More than 1,000 Portland residents have so far appealed new property tax assessments ahead of a July 21 deadline, a reaction to sharp increases that have  some residents wondering if they can afford to stay.

Many South Portland residents are experiencing the same sticker shock because of a similar citywide revaluation in the midst of the red-hot real estate market.

While there is still time to challenge assessments, many residents also are looking at other avenues for tax relief.

Both Portland and South Portland, as well as the state, offer a range of resources aimed at protecting homeowners and preventing vulnerable populations, such as seniors and economically disadvantaged residents, from being forced out of their homes by rising costs.

Portland Tax Assessor Christopher Huff said understanding these programs and tax exceptions are an essential part of the property value reassessment process.

“Anything that reduces that tax burden is … a welcome program to those that are eligible for them,” Huff said.

The most popular relief program, Huff said, is the Maine Homestead Exemption Program. If you have lived in your property for at least a year and it is your primary residence you qualify for this exemption. The amount of a property assessment that is exempt is set by the state Legislature. This year, legislators  have set it at $25,000 of just value. A $25,000 exemption is expected to reduce a tax bill in Portland by about $330 next year.

“What this means is that, if you qualify, your taxable assessment is reduced by $25,000,” Huff said. “Last year we had over 8,800 properties in the city eligible for that program. For this coming year, it will be close to $3 million in tax relief.”

Both Portland and South Portland also have local tax relief programs aimed at senior citizens.

The Portland Senior Tax Equity Program, or ‘P-Step,’ is a local program passed by the city in 2017 for residents over 62 years old. In order to qualify, residents also must have qualified for the Property Tax Fairness Credit, a statewide tax credit for those who meet certain income and property tax requirements or qualifications. This credit can be claimed while filing the 1040 Maine income tax form.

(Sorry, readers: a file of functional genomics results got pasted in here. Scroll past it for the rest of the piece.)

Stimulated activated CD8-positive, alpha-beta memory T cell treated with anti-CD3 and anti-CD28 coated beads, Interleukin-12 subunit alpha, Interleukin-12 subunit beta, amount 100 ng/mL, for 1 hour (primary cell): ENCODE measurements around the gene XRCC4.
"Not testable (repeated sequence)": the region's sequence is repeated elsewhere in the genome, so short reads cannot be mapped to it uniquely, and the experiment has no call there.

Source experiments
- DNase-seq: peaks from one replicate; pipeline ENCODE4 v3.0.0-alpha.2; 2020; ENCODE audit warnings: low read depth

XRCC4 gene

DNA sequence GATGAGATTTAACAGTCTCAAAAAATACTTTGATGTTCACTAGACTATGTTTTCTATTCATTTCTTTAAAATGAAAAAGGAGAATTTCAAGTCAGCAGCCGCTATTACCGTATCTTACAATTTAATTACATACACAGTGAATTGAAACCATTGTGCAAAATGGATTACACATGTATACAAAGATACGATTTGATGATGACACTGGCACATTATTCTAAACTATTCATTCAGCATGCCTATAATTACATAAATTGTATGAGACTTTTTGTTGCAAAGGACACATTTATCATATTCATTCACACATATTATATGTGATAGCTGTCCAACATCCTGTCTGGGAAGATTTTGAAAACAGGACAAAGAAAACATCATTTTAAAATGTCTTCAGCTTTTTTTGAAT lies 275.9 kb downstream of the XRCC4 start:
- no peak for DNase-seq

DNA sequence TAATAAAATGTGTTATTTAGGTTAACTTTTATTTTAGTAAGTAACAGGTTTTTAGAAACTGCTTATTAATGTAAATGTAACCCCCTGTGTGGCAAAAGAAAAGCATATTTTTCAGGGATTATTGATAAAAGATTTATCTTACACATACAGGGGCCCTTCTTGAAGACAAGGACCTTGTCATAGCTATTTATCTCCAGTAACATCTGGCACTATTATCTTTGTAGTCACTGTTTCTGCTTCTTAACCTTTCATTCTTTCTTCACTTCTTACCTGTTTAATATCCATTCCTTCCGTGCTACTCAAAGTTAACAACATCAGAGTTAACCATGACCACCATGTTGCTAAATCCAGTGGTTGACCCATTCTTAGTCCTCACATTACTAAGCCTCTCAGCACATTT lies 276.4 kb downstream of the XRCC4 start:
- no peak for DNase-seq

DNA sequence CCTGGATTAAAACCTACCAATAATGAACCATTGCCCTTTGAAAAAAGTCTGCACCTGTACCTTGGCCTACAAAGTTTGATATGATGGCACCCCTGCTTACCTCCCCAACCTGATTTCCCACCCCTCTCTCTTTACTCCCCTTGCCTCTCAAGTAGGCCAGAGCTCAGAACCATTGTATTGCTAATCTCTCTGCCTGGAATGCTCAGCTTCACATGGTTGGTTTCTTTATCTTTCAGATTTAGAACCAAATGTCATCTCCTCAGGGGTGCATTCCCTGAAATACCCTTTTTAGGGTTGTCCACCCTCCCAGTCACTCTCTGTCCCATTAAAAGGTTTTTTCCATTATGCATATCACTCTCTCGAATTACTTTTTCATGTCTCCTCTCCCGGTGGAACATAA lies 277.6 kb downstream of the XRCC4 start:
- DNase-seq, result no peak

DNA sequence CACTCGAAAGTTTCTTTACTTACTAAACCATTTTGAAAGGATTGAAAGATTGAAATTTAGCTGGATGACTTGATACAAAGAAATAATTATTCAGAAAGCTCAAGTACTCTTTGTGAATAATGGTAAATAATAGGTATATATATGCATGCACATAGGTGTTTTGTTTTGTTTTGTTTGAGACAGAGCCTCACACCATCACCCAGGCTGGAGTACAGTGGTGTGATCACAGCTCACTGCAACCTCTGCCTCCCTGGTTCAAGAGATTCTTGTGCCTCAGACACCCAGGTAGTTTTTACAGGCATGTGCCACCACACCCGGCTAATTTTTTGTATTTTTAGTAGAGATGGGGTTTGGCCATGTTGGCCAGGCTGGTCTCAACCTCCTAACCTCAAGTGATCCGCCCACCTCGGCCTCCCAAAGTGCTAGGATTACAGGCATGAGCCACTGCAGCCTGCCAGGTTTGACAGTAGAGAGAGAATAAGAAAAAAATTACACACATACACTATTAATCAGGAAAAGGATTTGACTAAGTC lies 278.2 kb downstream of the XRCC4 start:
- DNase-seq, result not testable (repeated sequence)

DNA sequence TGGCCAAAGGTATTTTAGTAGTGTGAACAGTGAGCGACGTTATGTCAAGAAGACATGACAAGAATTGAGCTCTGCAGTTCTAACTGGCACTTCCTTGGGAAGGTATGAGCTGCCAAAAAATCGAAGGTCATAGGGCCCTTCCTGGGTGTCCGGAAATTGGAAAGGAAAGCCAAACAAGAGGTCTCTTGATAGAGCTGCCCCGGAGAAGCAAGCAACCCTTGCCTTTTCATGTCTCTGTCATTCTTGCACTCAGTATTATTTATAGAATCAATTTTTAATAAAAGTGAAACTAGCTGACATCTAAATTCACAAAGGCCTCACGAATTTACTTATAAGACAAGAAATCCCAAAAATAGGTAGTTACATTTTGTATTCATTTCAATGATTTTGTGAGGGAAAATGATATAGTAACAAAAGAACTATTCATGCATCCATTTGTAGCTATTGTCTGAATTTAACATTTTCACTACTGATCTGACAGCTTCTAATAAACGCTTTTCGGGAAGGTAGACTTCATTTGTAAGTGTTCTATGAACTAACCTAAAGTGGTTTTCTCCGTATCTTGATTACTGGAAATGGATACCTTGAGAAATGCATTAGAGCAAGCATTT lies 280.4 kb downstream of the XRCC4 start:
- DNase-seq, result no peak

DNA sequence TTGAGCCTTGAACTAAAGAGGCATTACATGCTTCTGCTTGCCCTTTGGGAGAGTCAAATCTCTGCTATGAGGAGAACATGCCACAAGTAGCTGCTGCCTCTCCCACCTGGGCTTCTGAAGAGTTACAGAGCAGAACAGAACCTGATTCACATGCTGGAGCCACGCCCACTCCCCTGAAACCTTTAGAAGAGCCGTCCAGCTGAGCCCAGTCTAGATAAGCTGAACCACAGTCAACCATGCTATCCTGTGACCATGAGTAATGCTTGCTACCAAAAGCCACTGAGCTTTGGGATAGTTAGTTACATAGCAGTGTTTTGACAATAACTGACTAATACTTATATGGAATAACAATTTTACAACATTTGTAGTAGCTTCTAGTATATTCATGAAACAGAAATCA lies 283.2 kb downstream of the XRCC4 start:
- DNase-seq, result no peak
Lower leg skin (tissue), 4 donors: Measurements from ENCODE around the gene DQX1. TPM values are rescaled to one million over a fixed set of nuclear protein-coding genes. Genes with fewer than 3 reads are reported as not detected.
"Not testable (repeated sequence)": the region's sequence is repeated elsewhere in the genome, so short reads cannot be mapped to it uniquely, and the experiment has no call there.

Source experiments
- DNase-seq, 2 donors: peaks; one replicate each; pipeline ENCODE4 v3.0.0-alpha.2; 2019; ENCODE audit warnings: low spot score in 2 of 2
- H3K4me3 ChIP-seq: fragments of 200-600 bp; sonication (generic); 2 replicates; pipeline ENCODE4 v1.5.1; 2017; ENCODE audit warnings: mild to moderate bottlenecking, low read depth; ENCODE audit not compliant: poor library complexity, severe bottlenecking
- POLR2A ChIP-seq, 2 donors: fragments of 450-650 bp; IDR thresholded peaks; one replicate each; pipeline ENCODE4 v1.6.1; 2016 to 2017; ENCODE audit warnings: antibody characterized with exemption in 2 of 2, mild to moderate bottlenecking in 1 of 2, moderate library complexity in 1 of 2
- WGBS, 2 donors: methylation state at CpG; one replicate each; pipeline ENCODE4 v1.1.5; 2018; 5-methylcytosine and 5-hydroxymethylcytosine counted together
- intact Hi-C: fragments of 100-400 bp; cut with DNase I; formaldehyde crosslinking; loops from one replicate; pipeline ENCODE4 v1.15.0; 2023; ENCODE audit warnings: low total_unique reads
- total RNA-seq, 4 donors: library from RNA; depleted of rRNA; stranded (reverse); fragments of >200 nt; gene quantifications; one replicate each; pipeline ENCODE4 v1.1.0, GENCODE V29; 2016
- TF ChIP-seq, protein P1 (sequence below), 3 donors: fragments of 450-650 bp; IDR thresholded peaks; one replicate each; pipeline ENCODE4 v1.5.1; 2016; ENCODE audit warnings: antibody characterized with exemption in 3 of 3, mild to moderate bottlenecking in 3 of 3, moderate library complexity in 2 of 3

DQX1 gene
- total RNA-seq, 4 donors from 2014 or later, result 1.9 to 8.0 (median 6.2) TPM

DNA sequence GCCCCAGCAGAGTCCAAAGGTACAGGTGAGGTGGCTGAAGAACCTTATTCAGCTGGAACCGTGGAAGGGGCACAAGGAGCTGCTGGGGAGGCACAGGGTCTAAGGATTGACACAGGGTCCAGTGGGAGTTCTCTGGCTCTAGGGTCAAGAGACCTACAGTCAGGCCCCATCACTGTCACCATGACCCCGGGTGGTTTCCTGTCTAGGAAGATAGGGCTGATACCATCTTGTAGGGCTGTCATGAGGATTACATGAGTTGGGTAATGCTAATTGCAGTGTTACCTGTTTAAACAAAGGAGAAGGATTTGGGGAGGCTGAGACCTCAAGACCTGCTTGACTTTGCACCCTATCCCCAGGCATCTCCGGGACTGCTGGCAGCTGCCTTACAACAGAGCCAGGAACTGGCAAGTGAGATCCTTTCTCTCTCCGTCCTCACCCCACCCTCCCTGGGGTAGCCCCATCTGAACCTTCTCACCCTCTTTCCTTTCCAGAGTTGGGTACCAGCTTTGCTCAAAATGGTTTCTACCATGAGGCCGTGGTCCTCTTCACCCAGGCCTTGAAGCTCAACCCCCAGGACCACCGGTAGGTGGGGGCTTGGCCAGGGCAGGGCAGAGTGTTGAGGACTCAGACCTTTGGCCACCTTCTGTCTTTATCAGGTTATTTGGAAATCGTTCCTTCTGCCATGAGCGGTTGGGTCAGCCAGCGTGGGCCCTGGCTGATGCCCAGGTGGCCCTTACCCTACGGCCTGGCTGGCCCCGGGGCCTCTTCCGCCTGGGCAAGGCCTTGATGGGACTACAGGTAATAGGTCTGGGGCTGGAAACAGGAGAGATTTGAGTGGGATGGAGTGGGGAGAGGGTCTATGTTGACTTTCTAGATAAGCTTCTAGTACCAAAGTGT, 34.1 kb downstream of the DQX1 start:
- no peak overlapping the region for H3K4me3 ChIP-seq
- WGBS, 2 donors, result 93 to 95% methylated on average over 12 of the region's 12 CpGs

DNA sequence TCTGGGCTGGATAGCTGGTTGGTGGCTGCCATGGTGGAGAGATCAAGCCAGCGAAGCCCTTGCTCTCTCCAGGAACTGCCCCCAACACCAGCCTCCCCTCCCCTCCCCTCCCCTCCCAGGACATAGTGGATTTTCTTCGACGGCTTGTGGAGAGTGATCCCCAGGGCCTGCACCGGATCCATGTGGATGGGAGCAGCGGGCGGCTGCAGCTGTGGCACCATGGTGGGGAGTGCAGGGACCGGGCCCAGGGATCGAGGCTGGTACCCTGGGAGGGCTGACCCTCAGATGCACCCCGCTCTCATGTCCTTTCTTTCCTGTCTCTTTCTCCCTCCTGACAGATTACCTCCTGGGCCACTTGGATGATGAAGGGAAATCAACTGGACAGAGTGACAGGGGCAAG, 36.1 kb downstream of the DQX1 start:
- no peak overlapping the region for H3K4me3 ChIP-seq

“If the state gave you a credit for the Property Tax Fairness credit (and you are over 62 years old), the city will match it dollar for dollar up to $900,” Huff said. “Not only could you get $900 through the state property tax fairness credit, but then the city will match that up to $900.”

In South Portland, the program is available to seniors 68 or older and who have also qualified for the state’ property tax fairness credit. In 2020, the maximum benefit a single household would receive was $300 and the maximum benefit for a couple household was $400.

There are also exemptions to specifically vulnerable segments of the population such as a blind exemption, for the visually impaired, as well as an exemption for veterans. Widows of veterans also are eligible for the veteran exemption.

South Portland City Councilor Susan Henderson, who has highlighted these relief programs in the past, stressed the importance of getting ahead of issues like this early on. With the way many of the relief programs are structured, it is easier to take advantage of them before debt has started to accumulate.

“If people are getting into trouble with their rent or their mortgage, they really should seek out help early on,” Henderson said.

“People tend to be proud … and they wait and wait, and when they finally seek help, they are so far that their landlord is talking about eviction, or the bank is talking about eviction. It is much harder to help someone when they’re in that state; for example some of the city programs can help with rent, but not with back rent.

For Henderson, who believes housing is a human right, the reassessment has been frustrating, especially after a trying year of economic recession caused by the COVID-19 pandemic.

“The goal is to help people stay in their homes … help people not lose the roof over their heads,” Henderson said. The reassessment is “really going to hurt some people, and I think that’s tragic because all the effort with the pandemic and the recession was to try and avoid hurting people.”

Huff hoped to remind residents that these relief programs were designed to help them and that they should be utilized to their fullest extent.

“People should take advantage of everything available to them,” he said. “Whether that’s a tax relief program, whether that’s challenging of a newly assessed value … these programs aren’t the end-all-be-all for everyone, but their intention certainly is is to help relieve the burden to whatever extent possible.”

A full list of exemptions and programs are available on the Portland and South Portland city websites.


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